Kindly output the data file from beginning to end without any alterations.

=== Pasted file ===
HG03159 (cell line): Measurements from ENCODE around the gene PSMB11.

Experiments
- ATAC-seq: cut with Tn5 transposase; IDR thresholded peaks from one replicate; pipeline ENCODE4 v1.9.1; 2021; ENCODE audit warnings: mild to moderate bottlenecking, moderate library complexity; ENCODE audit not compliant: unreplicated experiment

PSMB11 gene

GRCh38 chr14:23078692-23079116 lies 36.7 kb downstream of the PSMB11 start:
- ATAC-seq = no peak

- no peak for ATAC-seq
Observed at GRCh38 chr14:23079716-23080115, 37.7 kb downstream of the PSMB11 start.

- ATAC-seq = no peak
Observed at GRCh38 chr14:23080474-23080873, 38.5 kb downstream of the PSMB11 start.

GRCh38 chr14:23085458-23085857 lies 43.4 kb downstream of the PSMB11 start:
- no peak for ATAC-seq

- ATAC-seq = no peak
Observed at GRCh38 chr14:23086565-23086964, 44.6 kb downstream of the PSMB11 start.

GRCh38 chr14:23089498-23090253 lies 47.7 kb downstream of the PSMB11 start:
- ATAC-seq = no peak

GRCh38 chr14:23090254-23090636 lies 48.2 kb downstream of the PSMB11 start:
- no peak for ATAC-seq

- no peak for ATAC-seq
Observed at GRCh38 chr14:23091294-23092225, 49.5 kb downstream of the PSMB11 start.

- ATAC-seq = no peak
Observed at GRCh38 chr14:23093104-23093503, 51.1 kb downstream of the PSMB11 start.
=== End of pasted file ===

HG03159 (cell line): Measurements from ENCODE around the gene PSMB11.

Experiments
- ATAC-seq: cut with Tn5 transposase; IDR thresholded peaks from one replicate; pipeline ENCODE4 v1.9.1; 2021; ENCODE audit warnings: mild to moderate bottlenecking, moderate library complexity; ENCODE audit not compliant: unreplicated experiment

PSMB11 gene

GRCh38 chr14:23078692-23079116 lies 36.7 kb downstream of the PSMB11 start:
- ATAC-seq = no peak

- no peak for ATAC-seq
Observed at GRCh38 chr14:23079716-23080115, 37.7 kb downstream of the PSMB11 start.

- ATAC-seq = no peak
Observed at GRCh38 chr14:23080474-23080873, 38.5 kb downstream of the PSMB11 start.

GRCh38 chr14:23085458-23085857 lies 43.4 kb downstream of the PSMB11 start:
- no peak for ATAC-seq

- ATAC-seq = no peak
Observed at GRCh38 chr14:23086565-23086964, 44.6 kb downstream of the PSMB11 start.

GRCh38 chr14:23089498-23090253 lies 47.7 kb downstream of the PSMB11 start:
- ATAC-seq = no peak

GRCh38 chr14:23090254-23090636 lies 48.2 kb downstream of the PSMB11 start:
- no peak for ATAC-seq

- no peak for ATAC-seq
Observed at GRCh38 chr14:23091294-23092225, 49.5 kb downstream of the PSMB11 start.

- ATAC-seq = no peak
Observed at GRCh38 chr14:23093104-23093503, 51.1 kb downstream of the PSMB11 start.